‘Digital Marketer’ is a relatively new job role that entails developing the strategy used in marketing a company's product online, utilising such techniques in the field as social media, Web analytics, e-mail marketing and search engine optimisation. They are masters at convincing companies that content marketing is the way of the future, for good reason.
After analysing data from our Market Measures study (Concentrate’s annual survey on Kiwi tech marketing and sales activity) we found that high-growth tech companies don’t use traditional marketing content to drive their promotional activities.
“High-growth tech companies rarely produce company and product flyers and brochures, instead focusing on regular production of more ‘independent’ content like eBooks. They promote this content with the active use of online marketing tools (e.g. search ad management).” – Market Measures growth insight white paper, ‘Axe your advertising agency’.
Technology companies far and wide have jumped on this trend and rejoiced as website visits and leads numbers have risen. Digital Marketers have been employed by the dozen, often straight out of University and been tasked with producing content by the truckload and feeding it through digital channels like social media and email.
A caution to the enthusiastic content-marketing-using technology company owner:
Pumping out just any old content isn’t going to produce quality leads. Sure, your social media likes may increase, your website visits rise, but who are these people clicking your links? Are they really going to buy your product or service one day?
“Today, marketers need to build an ongoing relationship with consumers and that means holding attention, not just grabbing it. To get people to subscribe to a blog, YouTube channel, or social media feed, you need to offer more than a catchy slogan or a clever stunt. You need to offer real value, and offer it consistently.” - Greg Satell, in his Harvard Business Review article titled ‘Content is crap, and other rules for marketers’.
In a nutshell, we need to stop producing so much ‘crap’
UK Content Marketing Agency, Velocity Partners, encourages Digital Marketers to move away from simply focusing on ‘content marketing’ and increasing metrics, to becoming a ‘Great Content Brand’, defined as “a brand that’s famous for producing intelligent, useful and entertaining content that’s always worth consuming.”
In everyone’s excitement and pressure to start using the perceived answer to all their sales problems, ‘inbound marketing’, many New Zealand tech companies have forgotten about the marketing fundamentals. Before hiring the closest ‘Digital Marketer’ to pump out a white paper on a topic they know nothing about and probably isn’t that helpful for your target market anyway, it is important to first lay a foundation, get back to basics and strategize.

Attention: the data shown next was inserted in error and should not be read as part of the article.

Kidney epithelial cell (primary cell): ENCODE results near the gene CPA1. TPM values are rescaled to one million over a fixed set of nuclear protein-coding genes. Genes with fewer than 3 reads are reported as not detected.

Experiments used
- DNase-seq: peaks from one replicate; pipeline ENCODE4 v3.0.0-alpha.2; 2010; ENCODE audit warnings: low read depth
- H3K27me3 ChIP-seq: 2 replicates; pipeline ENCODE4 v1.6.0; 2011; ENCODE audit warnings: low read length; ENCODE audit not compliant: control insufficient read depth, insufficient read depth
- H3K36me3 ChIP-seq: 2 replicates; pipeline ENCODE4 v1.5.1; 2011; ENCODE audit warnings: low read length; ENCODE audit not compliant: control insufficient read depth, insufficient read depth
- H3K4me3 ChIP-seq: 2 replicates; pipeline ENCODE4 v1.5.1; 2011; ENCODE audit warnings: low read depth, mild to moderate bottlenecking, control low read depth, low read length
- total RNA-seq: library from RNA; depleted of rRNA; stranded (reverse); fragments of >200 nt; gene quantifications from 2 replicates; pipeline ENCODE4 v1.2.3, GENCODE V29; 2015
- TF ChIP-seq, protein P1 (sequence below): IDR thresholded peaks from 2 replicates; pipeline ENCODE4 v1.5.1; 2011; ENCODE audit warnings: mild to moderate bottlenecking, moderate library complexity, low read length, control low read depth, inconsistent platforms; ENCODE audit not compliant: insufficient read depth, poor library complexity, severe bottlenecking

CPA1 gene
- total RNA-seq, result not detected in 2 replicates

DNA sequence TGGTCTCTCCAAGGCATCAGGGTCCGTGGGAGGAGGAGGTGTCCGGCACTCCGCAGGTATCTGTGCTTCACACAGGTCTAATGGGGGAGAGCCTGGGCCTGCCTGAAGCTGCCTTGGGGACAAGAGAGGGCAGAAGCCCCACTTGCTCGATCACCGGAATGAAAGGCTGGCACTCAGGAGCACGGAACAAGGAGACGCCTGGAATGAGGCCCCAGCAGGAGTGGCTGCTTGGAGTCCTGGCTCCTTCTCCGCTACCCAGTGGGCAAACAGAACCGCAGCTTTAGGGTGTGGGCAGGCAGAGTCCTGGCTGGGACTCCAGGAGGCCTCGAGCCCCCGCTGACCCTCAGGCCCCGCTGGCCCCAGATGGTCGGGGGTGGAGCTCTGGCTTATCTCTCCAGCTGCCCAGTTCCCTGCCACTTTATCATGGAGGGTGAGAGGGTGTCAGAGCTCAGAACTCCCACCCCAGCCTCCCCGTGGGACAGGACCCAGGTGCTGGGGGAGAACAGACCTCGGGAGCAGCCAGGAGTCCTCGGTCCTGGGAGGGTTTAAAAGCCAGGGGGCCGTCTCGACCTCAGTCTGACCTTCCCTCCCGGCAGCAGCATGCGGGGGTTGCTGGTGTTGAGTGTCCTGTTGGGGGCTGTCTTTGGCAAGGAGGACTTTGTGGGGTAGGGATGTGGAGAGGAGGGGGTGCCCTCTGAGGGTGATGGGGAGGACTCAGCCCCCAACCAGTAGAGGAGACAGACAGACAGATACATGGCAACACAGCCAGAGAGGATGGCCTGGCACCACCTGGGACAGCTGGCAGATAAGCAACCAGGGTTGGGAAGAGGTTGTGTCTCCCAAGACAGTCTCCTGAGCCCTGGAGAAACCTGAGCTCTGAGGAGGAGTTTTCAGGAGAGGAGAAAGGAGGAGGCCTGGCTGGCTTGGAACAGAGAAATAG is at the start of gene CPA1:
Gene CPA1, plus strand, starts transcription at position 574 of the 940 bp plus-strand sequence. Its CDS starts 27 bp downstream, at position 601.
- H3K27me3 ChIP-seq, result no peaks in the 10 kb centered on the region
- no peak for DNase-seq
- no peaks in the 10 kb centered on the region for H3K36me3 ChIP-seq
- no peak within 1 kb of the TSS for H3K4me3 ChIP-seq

There’s nothing new under the sun
“"Digital marketing" is really just doing direct marketing, sales promotion, personal selling, advertising, or publicity via a specific collection of communications channels that we call the Internet.” - Samuel Scott, Tech Crunch contributor and Director of Marketing and Communications at Logz.io
Essentially, just because something’s promoted online doesn’t avoid the need for careful planning and strategy to succeed. You can’t use promotional tactics effectively until you have a marketing ‘foundation’. That means understanding what customer need your product fulfils, selecting the most appropriate markets in which to operate, and articulating a compelling story about what value your product delivers.
Building a strong marketing foundation
If you’ve been in the business world long enough or taken a 100-level paper in marketing at University you would have heard about the four P’s of marketing (product, place, price and promotion). These are a good place to start when it comes to laying a marketing foundation, however it’s encouraged to go a few steps further when taking a technology product to market. Concentrate has developed 14 Ps to provide a framework for marketing technology, designed around some fundamental questions you need to answer, the three most important being:
Who is your customer?
What problem does your product solve for them?
What is the unique about the way your product provides this solution?
Only after you have determined your 14 Ps are you ready to start your journey to becoming a ‘Great Content Brand’ – no matter what your Digital Marketer says.